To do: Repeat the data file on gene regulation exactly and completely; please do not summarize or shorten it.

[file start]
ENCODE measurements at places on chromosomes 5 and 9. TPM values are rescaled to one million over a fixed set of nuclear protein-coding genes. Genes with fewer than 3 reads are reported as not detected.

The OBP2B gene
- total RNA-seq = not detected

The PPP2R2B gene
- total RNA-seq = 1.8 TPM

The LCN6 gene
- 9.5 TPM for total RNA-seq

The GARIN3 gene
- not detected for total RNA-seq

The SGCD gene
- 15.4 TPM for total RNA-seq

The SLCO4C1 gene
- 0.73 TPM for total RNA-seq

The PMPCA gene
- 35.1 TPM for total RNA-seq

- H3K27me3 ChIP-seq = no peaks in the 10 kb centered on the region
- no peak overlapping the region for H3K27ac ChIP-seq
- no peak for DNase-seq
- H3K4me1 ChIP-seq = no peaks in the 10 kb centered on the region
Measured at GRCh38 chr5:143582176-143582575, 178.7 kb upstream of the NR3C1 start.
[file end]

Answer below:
ENCODE measurements at places on chromosomes 5 and 9. TPM values are rescaled to one million over a fixed set of nuclear protein-coding genes. Genes with fewer than 3 reads are reported as not detected.

The OBP2B gene
- total RNA-seq = not detected

The PPP2R2B gene
- total RNA-seq = 1.8 TPM

The LCN6 gene
- 9.5 TPM for total RNA-seq

The GARIN3 gene
- not detected for total RNA-seq

The SGCD gene
- 15.4 TPM for total RNA-seq

The SLCO4C1 gene
- 0.73 TPM for total RNA-seq

The PMPCA gene
- 35.1 TPM for total RNA-seq

- H3K27me3 ChIP-seq = no peaks in the 10 kb centered on the region
- no peak overlapping the region for H3K27ac ChIP-seq
- no peak for DNase-seq
- H3K4me1 ChIP-seq = no peaks in the 10 kb centered on the region
Measured at GRCh38 chr5:143582176-143582575, 178.7 kb upstream of the NR3C1 start.